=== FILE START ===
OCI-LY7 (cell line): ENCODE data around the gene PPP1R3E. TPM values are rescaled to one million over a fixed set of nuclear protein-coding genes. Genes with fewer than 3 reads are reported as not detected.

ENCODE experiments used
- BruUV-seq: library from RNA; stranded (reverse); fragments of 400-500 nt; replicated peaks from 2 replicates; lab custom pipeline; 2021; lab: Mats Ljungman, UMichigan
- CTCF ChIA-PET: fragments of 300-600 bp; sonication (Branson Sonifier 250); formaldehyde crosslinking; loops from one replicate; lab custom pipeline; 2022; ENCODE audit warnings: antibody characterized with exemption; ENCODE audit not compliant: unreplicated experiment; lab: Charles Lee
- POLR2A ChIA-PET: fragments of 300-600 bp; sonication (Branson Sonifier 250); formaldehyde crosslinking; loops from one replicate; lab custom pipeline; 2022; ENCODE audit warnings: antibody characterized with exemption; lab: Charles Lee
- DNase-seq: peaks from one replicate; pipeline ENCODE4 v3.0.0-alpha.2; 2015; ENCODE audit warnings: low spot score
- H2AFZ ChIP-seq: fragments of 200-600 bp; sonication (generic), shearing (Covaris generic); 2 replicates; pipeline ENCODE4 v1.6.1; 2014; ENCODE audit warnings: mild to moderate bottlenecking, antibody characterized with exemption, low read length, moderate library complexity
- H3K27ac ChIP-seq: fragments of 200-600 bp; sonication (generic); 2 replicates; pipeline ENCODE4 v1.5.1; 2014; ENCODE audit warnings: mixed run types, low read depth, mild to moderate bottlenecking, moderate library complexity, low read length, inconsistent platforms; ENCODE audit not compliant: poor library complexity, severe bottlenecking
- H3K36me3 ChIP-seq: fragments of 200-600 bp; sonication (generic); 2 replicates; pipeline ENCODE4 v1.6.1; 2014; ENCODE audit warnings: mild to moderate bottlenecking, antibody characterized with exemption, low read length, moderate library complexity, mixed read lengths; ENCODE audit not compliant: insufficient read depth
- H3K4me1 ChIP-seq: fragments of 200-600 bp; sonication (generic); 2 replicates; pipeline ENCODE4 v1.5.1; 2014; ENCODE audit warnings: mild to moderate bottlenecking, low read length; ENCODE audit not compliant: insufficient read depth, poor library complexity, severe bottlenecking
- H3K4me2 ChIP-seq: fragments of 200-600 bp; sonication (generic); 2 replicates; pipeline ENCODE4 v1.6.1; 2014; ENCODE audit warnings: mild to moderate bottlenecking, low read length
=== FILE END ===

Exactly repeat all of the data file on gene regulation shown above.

OCI-LY7 (cell line): ENCODE data around the gene PPP1R3E. TPM values are rescaled to one million over a fixed set of nuclear protein-coding genes. Genes with fewer than 3 reads are reported as not detected.

ENCODE experiments used
- BruUV-seq: library from RNA; stranded (reverse); fragments of 400-500 nt; replicated peaks from 2 replicates; lab custom pipeline; 2021; lab: Mats Ljungman, UMichigan
- CTCF ChIA-PET: fragments of 300-600 bp; sonication (Branson Sonifier 250); formaldehyde crosslinking; loops from one replicate; lab custom pipeline; 2022; ENCODE audit warnings: antibody characterized with exemption; ENCODE audit not compliant: unreplicated experiment; lab: Charles Lee
- POLR2A ChIA-PET: fragments of 300-600 bp; sonication (Branson Sonifier 250); formaldehyde crosslinking; loops from one replicate; lab custom pipeline; 2022; ENCODE audit warnings: antibody characterized with exemption; lab: Charles Lee
- DNase-seq: peaks from one replicate; pipeline ENCODE4 v3.0.0-alpha.2; 2015; ENCODE audit warnings: low spot score
- H2AFZ ChIP-seq: fragments of 200-600 bp; sonication (generic), shearing (Covaris generic); 2 replicates; pipeline ENCODE4 v1.6.1; 2014; ENCODE audit warnings: mild to moderate bottlenecking, antibody characterized with exemption, low read length, moderate library complexity
- H3K27ac ChIP-seq: fragments of 200-600 bp; sonication (generic); 2 replicates; pipeline ENCODE4 v1.5.1; 2014; ENCODE audit warnings: mixed run types, low read depth, mild to moderate bottlenecking, moderate library complexity, low read length, inconsistent platforms; ENCODE audit not compliant: poor library complexity, severe bottlenecking
- H3K36me3 ChIP-seq: fragments of 200-600 bp; sonication (generic); 2 replicates; pipeline ENCODE4 v1.6.1; 2014; ENCODE audit warnings: mild to moderate bottlenecking, antibody characterized with exemption, low read length, moderate library complexity, mixed read lengths; ENCODE audit not compliant: insufficient read depth
- H3K4me1 ChIP-seq: fragments of 200-600 bp; sonication (generic); 2 replicates; pipeline ENCODE4 v1.5.1; 2014; ENCODE audit warnings: mild to moderate bottlenecking, low read length; ENCODE audit not compliant: insufficient read depth, poor library complexity, severe bottlenecking
- H3K4me2 ChIP-seq: fragments of 200-600 bp; sonication (generic); 2 replicates; pipeline ENCODE4 v1.6.1; 2014; ENCODE audit warnings: mild to moderate bottlenecking, low read length